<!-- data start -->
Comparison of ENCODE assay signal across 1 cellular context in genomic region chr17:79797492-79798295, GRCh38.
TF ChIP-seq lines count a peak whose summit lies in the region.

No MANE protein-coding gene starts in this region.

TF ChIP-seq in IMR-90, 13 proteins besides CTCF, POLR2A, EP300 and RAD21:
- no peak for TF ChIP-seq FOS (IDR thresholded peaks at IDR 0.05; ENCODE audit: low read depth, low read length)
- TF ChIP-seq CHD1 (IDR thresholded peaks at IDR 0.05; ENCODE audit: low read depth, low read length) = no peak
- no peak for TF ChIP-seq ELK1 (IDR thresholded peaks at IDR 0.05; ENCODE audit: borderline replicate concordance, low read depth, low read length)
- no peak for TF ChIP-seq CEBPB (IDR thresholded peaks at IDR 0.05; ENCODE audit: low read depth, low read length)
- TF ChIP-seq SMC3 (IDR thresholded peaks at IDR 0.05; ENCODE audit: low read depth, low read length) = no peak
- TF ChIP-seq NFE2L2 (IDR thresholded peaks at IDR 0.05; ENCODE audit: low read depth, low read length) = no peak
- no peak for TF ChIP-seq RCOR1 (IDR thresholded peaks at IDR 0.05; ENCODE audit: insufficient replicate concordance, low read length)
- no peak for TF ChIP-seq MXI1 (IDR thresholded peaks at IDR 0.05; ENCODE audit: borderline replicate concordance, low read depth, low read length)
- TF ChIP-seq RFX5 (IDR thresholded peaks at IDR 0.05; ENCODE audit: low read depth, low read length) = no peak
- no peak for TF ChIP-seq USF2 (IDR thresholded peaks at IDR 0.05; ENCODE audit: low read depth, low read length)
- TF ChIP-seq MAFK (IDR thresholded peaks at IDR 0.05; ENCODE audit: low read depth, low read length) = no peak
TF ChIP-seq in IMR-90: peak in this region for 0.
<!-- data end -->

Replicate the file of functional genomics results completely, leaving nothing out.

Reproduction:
Comparison of ENCODE assay signal across 1 cellular context in genomic region chr17:79797492-79798295, GRCh38.
TF ChIP-seq lines count a peak whose summit lies in the region.

No MANE protein-coding gene starts in this region.

TF ChIP-seq in IMR-90, 13 proteins besides CTCF, POLR2A, EP300 and RAD21:
- no peak for TF ChIP-seq FOS (IDR thresholded peaks at IDR 0.05; ENCODE audit: low read depth, low read length)
- TF ChIP-seq CHD1 (IDR thresholded peaks at IDR 0.05; ENCODE audit: low read depth, low read length) = no peak
- no peak for TF ChIP-seq ELK1 (IDR thresholded peaks at IDR 0.05; ENCODE audit: borderline replicate concordance, low read depth, low read length)
- no peak for TF ChIP-seq CEBPB (IDR thresholded peaks at IDR 0.05; ENCODE audit: low read depth, low read length)
- TF ChIP-seq SMC3 (IDR thresholded peaks at IDR 0.05; ENCODE audit: low read depth, low read length) = no peak
- TF ChIP-seq NFE2L2 (IDR thresholded peaks at IDR 0.05; ENCODE audit: low read depth, low read length) = no peak
- no peak for TF ChIP-seq RCOR1 (IDR thresholded peaks at IDR 0.05; ENCODE audit: insufficient replicate concordance, low read length)
- no peak for TF ChIP-seq MXI1 (IDR thresholded peaks at IDR 0.05; ENCODE audit: borderline replicate concordance, low read depth, low read length)
- TF ChIP-seq RFX5 (IDR thresholded peaks at IDR 0.05; ENCODE audit: low read depth, low read length) = no peak
- no peak for TF ChIP-seq USF2 (IDR thresholded peaks at IDR 0.05; ENCODE audit: low read depth, low read length)
- TF ChIP-seq MAFK (IDR thresholded peaks at IDR 0.05; ENCODE audit: low read depth, low read length) = no peak
TF ChIP-seq in IMR-90: peak in this region for 0.